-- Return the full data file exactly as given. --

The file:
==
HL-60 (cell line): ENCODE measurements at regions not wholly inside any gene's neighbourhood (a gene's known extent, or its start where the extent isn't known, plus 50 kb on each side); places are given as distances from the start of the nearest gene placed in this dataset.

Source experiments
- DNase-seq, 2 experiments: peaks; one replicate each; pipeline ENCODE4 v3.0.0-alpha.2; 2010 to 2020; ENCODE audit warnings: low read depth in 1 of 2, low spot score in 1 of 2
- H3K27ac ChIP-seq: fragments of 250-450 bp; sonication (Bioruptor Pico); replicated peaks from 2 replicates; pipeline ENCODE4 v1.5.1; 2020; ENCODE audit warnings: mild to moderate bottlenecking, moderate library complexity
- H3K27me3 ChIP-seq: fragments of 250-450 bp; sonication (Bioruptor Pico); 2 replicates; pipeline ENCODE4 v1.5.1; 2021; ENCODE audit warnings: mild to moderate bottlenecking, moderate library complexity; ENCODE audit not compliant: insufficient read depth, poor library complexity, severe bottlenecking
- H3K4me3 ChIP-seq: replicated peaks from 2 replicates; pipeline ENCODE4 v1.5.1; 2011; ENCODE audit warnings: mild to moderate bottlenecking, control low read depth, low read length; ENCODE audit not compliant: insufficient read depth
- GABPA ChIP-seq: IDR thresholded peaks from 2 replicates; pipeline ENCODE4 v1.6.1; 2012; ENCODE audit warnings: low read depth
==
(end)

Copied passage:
HL-60 (cell line): ENCODE measurements at regions not wholly inside any gene's neighbourhood (a gene's known extent, or its start where the extent isn't known, plus 50 kb on each side); places are given as distances from the start of the nearest gene placed in this dataset.

Source experiments
- DNase-seq, 2 experiments: peaks; one replicate each; pipeline ENCODE4 v3.0.0-alpha.2; 2010 to 2020; ENCODE audit warnings: low read depth in 1 of 2, low spot score in 1 of 2
- H3K27ac ChIP-seq: fragments of 250-450 bp; sonication (Bioruptor Pico); replicated peaks from 2 replicates; pipeline ENCODE4 v1.5.1; 2020; ENCODE audit warnings: mild to moderate bottlenecking, moderate library complexity
- H3K27me3 ChIP-seq: fragments of 250-450 bp; sonication (Bioruptor Pico); 2 replicates; pipeline ENCODE4 v1.5.1; 2021; ENCODE audit warnings: mild to moderate bottlenecking, moderate library complexity; ENCODE audit not compliant: insufficient read depth, poor library complexity, severe bottlenecking
- H3K4me3 ChIP-seq: replicated peaks from 2 replicates; pipeline ENCODE4 v1.5.1; 2011; ENCODE audit warnings: mild to moderate bottlenecking, control low read depth, low read length; ENCODE audit not compliant: insufficient read depth
- GABPA ChIP-seq: IDR thresholded peaks from 2 replicates; pipeline ENCODE4 v1.6.1; 2012; ENCODE audit warnings: low read depth